Question:  When I put pressure on my foot, I have a pain which shoots into my middle toes. What would this be, and am I doing damage by running on it?

Answer:  Firstly, we would advise resting from running at present. The pain is there for a reason and running through it could cause more damage/injury. It sounds like it could be either a strain on the capsule of the metatarsals (toe joints) or a Morton’s Neuroma.

In either of the above cases, we would advise a biomechanical assessment by a podiatrist who’s experienced in running injuries, to see if you need either over the counter insoles or custom made insoles to improve your foot biomechanics. You also need a thorough assessment by an experienced physiotherapist to confirm the possible diagnosis mentioned above and to treat it accordingly. Hope this helps.

Question:  Recently, I completed my first marathon in London. However, at 16 miles I had a horrific pain on the outside of my knee. From this, I haven’t been able to surpass 6 miles without it flaring up again. I have been reading up on this and it seems to be the ITB (iliotibial band). I have been resting and stretching. Is there a fixed time for recovery or how do you know when it becomes injury free?

Answer:  For this injury to become pain-free on running, you should only resume running once you are pain-free walking, fast walking and using the cross trainer. If this is the case, then a graded approach to returning to running is advised. The graded approach that we recommend is to reduce your mileage by 50% prior to injury, allow a rest day between each run and avoid hills and speed work until you are back running at 75-80% of your mileage prior to your injury. Always increase one thing at a time, either your distance or your speed.

It may be helpful for you to read the article on ITB problems by our Director of Physiotherapy, Rebecca Nelson which is on the NI running website under the physio section, which will give you more detail on the best exercises to do to gain hip stability and therefore less pain as part of the rehab program. Your foot biomechanics will also need to be assessed to see if either over the counter insoles or custom made insoles to improve your foot biomechanics are required. Due to the level of running you have been doing, you may need some hands on deep soft tissue release techniques to the appropriate hip muscle groups as detailed in the article above. Hope this helps.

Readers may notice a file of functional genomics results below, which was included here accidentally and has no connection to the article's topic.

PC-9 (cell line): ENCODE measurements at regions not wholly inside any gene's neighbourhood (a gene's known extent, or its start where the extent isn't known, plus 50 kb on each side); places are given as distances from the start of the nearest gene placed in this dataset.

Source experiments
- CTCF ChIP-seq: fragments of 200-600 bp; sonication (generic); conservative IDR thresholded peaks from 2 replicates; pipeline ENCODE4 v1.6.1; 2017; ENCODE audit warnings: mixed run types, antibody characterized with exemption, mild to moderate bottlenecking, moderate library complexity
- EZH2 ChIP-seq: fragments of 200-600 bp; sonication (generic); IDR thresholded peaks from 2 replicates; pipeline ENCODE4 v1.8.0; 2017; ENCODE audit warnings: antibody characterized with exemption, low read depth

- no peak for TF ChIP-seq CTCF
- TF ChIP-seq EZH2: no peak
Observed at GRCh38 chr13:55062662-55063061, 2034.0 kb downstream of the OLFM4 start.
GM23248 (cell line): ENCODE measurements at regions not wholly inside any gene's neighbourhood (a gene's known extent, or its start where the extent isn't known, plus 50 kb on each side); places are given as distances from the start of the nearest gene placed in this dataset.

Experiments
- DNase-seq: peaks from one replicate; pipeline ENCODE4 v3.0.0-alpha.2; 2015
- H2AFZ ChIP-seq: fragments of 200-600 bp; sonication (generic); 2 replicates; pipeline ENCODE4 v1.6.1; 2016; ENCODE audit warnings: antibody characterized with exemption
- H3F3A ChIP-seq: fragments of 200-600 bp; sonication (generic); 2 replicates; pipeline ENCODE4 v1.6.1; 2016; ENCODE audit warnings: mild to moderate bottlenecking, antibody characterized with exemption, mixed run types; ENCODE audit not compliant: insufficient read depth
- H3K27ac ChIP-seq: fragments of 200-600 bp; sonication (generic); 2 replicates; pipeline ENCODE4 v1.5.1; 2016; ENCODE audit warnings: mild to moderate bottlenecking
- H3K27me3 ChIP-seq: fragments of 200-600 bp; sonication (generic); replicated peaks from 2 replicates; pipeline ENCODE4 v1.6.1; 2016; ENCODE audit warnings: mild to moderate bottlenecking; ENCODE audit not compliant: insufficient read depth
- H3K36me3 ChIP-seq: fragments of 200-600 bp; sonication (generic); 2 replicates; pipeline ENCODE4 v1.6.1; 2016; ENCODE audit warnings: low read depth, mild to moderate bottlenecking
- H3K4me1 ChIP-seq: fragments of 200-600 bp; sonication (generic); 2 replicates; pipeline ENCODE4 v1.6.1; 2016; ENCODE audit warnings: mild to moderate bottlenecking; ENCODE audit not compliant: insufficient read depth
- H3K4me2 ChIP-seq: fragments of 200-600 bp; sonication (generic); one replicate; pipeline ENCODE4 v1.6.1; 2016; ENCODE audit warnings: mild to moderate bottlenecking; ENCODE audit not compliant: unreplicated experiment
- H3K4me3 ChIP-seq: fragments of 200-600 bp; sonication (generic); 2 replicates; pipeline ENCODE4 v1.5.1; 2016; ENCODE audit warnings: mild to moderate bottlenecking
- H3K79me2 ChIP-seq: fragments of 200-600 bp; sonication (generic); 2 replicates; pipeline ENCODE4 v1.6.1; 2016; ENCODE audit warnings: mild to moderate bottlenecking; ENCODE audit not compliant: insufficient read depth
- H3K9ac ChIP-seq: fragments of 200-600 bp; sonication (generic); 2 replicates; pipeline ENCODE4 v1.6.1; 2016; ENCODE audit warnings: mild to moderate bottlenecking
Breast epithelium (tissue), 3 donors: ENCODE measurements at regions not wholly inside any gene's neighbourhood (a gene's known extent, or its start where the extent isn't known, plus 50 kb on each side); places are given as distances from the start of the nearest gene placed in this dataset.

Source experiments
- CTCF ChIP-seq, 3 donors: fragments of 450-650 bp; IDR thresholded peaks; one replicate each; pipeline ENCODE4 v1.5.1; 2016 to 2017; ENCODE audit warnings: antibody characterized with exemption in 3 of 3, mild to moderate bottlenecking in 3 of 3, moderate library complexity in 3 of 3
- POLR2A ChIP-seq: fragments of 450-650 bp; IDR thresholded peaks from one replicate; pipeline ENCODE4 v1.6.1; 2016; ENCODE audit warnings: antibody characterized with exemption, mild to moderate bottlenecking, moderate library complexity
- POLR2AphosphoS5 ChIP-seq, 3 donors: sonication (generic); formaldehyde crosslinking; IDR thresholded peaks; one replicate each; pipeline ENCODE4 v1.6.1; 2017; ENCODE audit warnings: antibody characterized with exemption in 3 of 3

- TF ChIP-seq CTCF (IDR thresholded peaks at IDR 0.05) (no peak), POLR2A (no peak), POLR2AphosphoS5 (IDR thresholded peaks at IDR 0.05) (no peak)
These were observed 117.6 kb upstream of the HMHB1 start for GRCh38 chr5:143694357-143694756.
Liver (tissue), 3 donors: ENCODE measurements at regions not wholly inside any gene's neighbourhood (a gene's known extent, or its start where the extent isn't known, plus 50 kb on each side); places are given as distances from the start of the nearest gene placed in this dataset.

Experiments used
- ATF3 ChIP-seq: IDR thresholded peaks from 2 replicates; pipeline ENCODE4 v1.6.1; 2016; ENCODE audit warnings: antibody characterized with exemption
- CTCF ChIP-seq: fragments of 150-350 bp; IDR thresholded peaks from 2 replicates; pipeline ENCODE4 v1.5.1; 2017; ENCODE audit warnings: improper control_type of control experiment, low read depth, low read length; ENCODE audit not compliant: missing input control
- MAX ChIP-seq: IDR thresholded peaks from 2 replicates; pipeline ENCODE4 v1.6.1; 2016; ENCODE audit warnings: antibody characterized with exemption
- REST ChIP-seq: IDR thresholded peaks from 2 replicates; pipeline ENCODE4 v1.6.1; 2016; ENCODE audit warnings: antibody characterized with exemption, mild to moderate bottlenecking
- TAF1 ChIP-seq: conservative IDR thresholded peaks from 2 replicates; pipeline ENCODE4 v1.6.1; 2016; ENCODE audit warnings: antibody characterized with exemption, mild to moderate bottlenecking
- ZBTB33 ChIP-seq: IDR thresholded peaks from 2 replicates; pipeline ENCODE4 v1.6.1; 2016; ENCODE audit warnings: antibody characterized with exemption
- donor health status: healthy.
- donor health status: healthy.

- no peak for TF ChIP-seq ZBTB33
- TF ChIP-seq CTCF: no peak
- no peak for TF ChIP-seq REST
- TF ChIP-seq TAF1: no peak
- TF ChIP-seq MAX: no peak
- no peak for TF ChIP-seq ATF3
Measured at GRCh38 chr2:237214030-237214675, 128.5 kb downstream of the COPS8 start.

Question:  I have a pain deep in the crease of my groin. Initially (about 6 weeks ago) it hurt when I coughed/sneezed and after I ran. I checked with my doctor to rule out appendix issues. His opinion was that it may develop into a hernia if it continues to get worse, but didn’t offer any advice.

I have rested and after doing a training run, there is always a pain there. It doesn’t seem to get worse but doesn’t improve with time. Because of where it is I don’t really know how to address it, by stretching or massage?

Answer:  It’s good that you have had the pain checked by your GP to rule out a current hernia. The pain in your groin sounds like it could be coming from your lower back (discogenic- ie. the disc of origin). This groin pain, is a common problem from the discs in the upper part of your lower back region and is caused by nerve irritation in that area. Sneezing and coughing increases the groin pain because it increases the pressure within the discs, causing pain.

At present, we would advise you to take a short break from running in order to reduce your symptoms and the load on your lower back. During this break, physiotherapy treatment is also required to mobilise or loosen the area of the spine from which the pain may be coming from, to completely clear your symptoms. We recommend a thorough assessment from a physio who specialises in the spine to identify and treat the correct source of your problem, and get you back on the road running painfree.